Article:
Ten years ago, Assil came home from her trip feeling like this was what was missing here in the States — not bakeries per se, though the East Bay has a relative dearth of bakeries that specialize in freshly baked Middle Eastern breads.Rather, Assil was interested in providing a kind of refuge for the community — a place where, “despite the political turmoil, you could find a sense of calm and a sense of home.” The main specialty at Reem’s will be the man’oushe, a kind of flatbread that is a popular street food throughout the Levantine region of the Middle East — in Syria, Jordan, Palestine, and Lebanon.Back in Oakland, where she had worked as a community and labor organizer, Assil set about launching a career change.She enrolled in a baking program at Laney College; worked at Arizmendi Bakery to hone her craft; and, finally, with the help of San Francisco’s La Cocina kitchen incubator program, set up her own business — Reem’s — which allowed her to sell bread at several Bay Area farmers’ markets, including the Friday market in Old Oakland.The website design itself is pretty clean and easy to navigate. Play 90, 80, 75 and even 30 ball speed bingo games at Reem.The colour scheme is black but it doesn’t feel too dark due to all the bling and glitz. The choice is endless and tickets start from just a penny each.OT & Reem kick it by the Dukkan stoop to catch up and discuss OT's latest endeavor, his infamous trip to Cannes, but most importantly, his interview with Gary Vaynerchuk.During the Cannes Lions Festival of Creativity, OT caught up with Gary Vee a...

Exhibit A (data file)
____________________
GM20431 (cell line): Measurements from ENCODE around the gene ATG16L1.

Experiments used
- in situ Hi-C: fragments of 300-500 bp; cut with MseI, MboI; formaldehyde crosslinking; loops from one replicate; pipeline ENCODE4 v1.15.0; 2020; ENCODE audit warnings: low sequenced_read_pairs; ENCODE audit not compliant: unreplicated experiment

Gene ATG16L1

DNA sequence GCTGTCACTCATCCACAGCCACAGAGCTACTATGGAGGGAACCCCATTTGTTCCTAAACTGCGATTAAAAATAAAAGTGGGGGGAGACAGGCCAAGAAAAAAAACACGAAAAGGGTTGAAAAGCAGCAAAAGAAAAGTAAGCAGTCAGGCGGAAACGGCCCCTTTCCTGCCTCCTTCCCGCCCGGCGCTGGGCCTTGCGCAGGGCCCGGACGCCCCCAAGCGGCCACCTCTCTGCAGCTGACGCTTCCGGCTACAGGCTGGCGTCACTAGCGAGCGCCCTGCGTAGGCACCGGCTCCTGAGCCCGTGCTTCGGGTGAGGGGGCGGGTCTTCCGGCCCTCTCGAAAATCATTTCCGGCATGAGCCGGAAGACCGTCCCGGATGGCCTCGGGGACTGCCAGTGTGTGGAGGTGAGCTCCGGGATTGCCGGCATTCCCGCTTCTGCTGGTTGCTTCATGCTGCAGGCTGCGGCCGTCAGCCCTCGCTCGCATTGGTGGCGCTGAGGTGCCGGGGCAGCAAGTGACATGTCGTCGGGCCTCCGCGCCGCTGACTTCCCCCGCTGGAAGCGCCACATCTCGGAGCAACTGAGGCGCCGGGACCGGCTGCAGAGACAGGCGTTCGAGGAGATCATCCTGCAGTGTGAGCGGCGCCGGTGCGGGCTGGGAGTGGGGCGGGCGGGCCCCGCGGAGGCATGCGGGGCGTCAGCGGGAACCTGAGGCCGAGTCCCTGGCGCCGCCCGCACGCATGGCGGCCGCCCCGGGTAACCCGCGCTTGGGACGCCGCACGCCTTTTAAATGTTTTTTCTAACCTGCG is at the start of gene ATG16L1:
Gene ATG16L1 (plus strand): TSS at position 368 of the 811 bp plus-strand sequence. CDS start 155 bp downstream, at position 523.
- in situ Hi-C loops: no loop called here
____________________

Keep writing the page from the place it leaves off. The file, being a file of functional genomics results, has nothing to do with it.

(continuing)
In essence, Dukkan is the simple joy of companionship and spirited discussion.
Now, Assil is getting ready to take her business to the next level: She’s finalizing the terms on a lease for what will be a brick-and-mortar bakery in the Fruitvale district.
Reem’s California recently capped off a successful Kickstarter campaign that raised roughly ,000 — well over Assil’s original ,000 goal — that will go toward funding what she estimates will be a 0,000 build-out.
Reem Assil was part way through a soul-searching trip along the coast of Syria and Lebanon when she walked into a corner bakery in Beirut, felt the warmth of the place, and realized that she had finally found what she was looking for.
“I wanted to bring that warmth and hospitality back [to the Bay Area] and show people those Arab traditions,” she said.